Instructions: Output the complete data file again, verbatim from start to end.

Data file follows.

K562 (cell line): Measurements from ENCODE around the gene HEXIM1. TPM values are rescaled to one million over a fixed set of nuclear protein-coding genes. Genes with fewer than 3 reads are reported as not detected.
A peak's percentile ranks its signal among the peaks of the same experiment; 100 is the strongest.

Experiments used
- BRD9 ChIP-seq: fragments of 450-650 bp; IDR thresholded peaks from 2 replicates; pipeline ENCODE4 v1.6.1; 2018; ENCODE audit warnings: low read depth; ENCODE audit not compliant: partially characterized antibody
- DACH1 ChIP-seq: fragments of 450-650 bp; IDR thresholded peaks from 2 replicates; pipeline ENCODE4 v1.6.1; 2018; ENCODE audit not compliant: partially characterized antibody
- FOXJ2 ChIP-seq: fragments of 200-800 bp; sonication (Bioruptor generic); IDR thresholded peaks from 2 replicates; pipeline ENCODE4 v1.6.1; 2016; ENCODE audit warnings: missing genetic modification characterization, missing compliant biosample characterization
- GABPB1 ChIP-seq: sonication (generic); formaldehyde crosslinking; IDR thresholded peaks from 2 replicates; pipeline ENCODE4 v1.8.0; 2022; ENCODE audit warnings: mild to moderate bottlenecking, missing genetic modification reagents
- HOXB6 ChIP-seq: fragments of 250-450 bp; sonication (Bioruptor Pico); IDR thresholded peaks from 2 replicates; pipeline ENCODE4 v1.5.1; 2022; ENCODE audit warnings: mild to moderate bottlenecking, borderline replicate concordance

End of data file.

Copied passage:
K562 (cell line): Measurements from ENCODE around the gene HEXIM1. TPM values are rescaled to one million over a fixed set of nuclear protein-coding genes. Genes with fewer than 3 reads are reported as not detected.
A peak's percentile ranks its signal among the peaks of the same experiment; 100 is the strongest.

Experiments used
- BRD9 ChIP-seq: fragments of 450-650 bp; IDR thresholded peaks from 2 replicates; pipeline ENCODE4 v1.6.1; 2018; ENCODE audit warnings: low read depth; ENCODE audit not compliant: partially characterized antibody
- DACH1 ChIP-seq: fragments of 450-650 bp; IDR thresholded peaks from 2 replicates; pipeline ENCODE4 v1.6.1; 2018; ENCODE audit not compliant: partially characterized antibody
- FOXJ2 ChIP-seq: fragments of 200-800 bp; sonication (Bioruptor generic); IDR thresholded peaks from 2 replicates; pipeline ENCODE4 v1.6.1; 2016; ENCODE audit warnings: missing genetic modification characterization, missing compliant biosample characterization
- GABPB1 ChIP-seq: sonication (generic); formaldehyde crosslinking; IDR thresholded peaks from 2 replicates; pipeline ENCODE4 v1.8.0; 2022; ENCODE audit warnings: mild to moderate bottlenecking, missing genetic modification reagents
- HOXB6 ChIP-seq: fragments of 250-450 bp; sonication (Bioruptor Pico); IDR thresholded peaks from 2 replicates; pipeline ENCODE4 v1.5.1; 2022; ENCODE audit warnings: mild to moderate bottlenecking, borderline replicate concordance